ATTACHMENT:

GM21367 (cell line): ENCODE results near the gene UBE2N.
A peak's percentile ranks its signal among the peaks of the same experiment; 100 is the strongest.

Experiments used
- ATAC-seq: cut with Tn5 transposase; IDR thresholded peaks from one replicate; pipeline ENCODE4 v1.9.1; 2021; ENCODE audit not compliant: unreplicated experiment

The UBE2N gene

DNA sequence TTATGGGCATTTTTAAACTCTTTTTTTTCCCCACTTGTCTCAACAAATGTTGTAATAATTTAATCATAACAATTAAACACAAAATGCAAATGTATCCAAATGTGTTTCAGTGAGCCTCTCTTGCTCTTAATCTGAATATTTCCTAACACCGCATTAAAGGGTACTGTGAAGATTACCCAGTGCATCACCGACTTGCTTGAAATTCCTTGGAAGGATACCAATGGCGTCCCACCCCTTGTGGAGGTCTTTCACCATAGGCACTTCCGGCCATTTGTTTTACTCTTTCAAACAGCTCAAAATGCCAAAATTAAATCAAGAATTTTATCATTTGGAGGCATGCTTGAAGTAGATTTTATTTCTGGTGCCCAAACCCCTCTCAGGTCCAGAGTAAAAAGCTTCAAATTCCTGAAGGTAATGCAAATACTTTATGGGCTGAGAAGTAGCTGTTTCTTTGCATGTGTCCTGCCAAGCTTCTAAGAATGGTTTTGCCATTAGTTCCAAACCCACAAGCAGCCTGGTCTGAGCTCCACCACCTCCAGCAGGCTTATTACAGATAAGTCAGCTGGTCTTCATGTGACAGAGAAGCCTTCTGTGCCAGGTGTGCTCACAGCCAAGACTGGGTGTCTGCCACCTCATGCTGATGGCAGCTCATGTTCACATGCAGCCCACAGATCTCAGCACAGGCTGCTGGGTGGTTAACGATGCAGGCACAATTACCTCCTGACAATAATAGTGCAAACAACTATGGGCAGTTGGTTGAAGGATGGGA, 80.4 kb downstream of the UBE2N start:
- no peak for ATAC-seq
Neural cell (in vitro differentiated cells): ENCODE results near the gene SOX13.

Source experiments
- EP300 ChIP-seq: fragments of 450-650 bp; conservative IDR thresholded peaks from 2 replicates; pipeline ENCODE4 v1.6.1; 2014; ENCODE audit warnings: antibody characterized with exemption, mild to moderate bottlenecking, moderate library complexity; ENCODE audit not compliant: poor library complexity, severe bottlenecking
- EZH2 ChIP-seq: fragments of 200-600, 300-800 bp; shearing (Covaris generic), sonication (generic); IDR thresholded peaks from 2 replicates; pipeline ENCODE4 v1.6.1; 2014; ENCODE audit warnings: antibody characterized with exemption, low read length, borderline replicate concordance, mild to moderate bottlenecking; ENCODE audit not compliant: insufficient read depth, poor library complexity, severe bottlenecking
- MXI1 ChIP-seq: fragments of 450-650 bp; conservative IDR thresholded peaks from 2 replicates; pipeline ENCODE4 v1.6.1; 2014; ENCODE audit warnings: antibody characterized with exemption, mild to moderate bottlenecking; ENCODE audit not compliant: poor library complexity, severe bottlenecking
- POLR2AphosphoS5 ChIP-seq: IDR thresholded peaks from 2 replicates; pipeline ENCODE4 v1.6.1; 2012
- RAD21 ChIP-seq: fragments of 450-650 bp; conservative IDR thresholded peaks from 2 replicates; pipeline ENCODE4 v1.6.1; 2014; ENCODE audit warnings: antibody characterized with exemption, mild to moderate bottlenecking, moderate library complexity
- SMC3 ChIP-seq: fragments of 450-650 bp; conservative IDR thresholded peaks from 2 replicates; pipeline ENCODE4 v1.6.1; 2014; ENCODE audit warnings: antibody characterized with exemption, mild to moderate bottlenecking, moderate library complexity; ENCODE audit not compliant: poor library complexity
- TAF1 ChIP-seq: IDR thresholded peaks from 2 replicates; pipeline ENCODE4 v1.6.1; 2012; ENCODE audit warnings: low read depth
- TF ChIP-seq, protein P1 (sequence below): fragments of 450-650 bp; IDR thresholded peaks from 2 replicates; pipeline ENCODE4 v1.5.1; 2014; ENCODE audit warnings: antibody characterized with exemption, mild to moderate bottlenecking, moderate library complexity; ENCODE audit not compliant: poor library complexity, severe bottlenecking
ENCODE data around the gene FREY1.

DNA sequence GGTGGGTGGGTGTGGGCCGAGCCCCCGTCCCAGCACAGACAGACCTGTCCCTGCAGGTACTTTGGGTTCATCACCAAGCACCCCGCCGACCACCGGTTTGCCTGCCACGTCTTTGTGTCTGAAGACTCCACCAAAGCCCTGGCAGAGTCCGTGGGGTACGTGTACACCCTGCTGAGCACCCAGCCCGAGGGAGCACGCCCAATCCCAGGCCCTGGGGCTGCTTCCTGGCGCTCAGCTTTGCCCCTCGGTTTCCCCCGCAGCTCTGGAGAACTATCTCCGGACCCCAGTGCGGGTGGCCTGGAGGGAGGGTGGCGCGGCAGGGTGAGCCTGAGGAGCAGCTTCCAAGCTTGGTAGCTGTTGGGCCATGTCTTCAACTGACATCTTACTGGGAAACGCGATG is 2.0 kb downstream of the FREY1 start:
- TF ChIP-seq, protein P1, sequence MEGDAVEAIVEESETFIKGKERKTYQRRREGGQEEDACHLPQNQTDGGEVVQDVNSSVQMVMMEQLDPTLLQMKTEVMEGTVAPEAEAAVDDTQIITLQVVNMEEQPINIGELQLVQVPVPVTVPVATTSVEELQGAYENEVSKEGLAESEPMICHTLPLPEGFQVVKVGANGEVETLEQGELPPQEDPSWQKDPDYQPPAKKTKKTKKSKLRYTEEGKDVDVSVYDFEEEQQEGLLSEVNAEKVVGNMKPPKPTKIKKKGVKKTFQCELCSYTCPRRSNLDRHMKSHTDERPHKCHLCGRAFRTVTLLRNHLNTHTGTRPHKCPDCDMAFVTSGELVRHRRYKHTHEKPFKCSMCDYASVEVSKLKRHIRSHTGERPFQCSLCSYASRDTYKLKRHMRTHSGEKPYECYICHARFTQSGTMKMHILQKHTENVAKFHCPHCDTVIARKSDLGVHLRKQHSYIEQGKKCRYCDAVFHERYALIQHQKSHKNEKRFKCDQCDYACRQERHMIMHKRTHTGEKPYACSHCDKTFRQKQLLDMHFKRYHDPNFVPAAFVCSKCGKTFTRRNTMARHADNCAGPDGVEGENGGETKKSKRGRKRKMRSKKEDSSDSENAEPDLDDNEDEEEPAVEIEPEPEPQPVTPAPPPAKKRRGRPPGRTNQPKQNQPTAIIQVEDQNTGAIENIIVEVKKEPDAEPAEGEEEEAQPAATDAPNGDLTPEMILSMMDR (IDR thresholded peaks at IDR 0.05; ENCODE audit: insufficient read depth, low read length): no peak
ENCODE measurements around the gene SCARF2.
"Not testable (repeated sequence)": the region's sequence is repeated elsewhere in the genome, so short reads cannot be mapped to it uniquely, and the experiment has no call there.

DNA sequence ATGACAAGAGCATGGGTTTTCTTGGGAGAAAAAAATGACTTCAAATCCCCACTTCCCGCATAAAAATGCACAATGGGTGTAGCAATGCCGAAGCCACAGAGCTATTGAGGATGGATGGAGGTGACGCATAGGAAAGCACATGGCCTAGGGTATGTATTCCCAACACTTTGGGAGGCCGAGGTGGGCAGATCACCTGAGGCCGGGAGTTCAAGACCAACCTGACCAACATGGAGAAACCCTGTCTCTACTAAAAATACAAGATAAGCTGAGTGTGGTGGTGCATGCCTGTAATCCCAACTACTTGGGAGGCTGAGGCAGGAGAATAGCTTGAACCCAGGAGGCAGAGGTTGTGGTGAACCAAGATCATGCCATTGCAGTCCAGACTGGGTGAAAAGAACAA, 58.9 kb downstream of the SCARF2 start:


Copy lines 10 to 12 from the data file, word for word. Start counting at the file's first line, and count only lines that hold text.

- EP300 ChIP-seq: fragments of 450-650 bp; conservative IDR thresholded peaks from 2 replicates; pipeline ENCODE4 v1.6.1; 2014; ENCODE audit warnings: antibody characterized with exemption, mild to moderate bottlenecking, moderate library complexity; ENCODE audit not compliant: poor library complexity, severe bottlenecking
- EZH2 ChIP-seq: fragments of 200-600, 300-800 bp; shearing (Covaris generic), sonication (generic); IDR thresholded peaks from 2 replicates; pipeline ENCODE4 v1.6.1; 2014; ENCODE audit warnings: antibody characterized with exemption, low read length, borderline replicate concordance, mild to moderate bottlenecking; ENCODE audit not compliant: insufficient read depth, poor library complexity, severe bottlenecking
- MXI1 ChIP-seq: fragments of 450-650 bp; conservative IDR thresholded peaks from 2 replicates; pipeline ENCODE4 v1.6.1; 2014; ENCODE audit warnings: antibody characterized with exemption, mild to moderate bottlenecking; ENCODE audit not compliant: poor library complexity, severe bottlenecking